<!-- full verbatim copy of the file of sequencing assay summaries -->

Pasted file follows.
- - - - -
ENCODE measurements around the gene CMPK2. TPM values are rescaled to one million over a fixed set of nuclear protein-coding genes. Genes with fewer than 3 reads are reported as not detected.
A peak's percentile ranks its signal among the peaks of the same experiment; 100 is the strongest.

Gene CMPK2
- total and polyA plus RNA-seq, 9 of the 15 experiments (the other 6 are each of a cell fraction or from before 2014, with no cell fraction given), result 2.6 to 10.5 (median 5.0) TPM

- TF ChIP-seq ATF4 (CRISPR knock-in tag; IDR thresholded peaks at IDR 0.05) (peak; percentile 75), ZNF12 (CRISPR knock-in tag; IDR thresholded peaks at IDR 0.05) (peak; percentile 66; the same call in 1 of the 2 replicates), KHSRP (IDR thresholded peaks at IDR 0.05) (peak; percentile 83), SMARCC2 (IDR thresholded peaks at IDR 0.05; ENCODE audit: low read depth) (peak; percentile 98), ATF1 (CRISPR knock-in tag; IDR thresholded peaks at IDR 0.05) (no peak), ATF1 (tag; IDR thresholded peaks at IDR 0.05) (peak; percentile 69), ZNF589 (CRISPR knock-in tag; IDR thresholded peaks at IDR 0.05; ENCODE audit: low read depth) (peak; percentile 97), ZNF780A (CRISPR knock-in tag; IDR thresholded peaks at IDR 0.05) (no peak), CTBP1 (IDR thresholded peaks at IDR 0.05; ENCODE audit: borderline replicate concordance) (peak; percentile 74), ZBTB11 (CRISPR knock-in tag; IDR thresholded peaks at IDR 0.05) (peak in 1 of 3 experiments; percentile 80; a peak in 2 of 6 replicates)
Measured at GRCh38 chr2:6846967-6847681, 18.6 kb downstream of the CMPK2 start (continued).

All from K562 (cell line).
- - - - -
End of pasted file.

ENCODE measurements around the gene CMPK2. TPM values are rescaled to one million over a fixed set of nuclear protein-coding genes. Genes with fewer than 3 reads are reported as not detected.
A peak's percentile ranks its signal among the peaks of the same experiment; 100 is the strongest.

Gene CMPK2
- total and polyA plus RNA-seq, 9 of the 15 experiments (the other 6 are each of a cell fraction or from before 2014, with no cell fraction given), result 2.6 to 10.5 (median 5.0) TPM

- TF ChIP-seq ATF4 (CRISPR knock-in tag; IDR thresholded peaks at IDR 0.05) (peak; percentile 75), ZNF12 (CRISPR knock-in tag; IDR thresholded peaks at IDR 0.05) (peak; percentile 66; the same call in 1 of the 2 replicates), KHSRP (IDR thresholded peaks at IDR 0.05) (peak; percentile 83), SMARCC2 (IDR thresholded peaks at IDR 0.05; ENCODE audit: low read depth) (peak; percentile 98), ATF1 (CRISPR knock-in tag; IDR thresholded peaks at IDR 0.05) (no peak), ATF1 (tag; IDR thresholded peaks at IDR 0.05) (peak; percentile 69), ZNF589 (CRISPR knock-in tag; IDR thresholded peaks at IDR 0.05; ENCODE audit: low read depth) (peak; percentile 97), ZNF780A (CRISPR knock-in tag; IDR thresholded peaks at IDR 0.05) (no peak), CTBP1 (IDR thresholded peaks at IDR 0.05; ENCODE audit: borderline replicate concordance) (peak; percentile 74), ZBTB11 (CRISPR knock-in tag; IDR thresholded peaks at IDR 0.05) (peak in 1 of 3 experiments; percentile 80; a peak in 2 of 6 replicates)
Measured at GRCh38 chr2:6846967-6847681, 18.6 kb downstream of the CMPK2 start (continued).

All from K562 (cell line).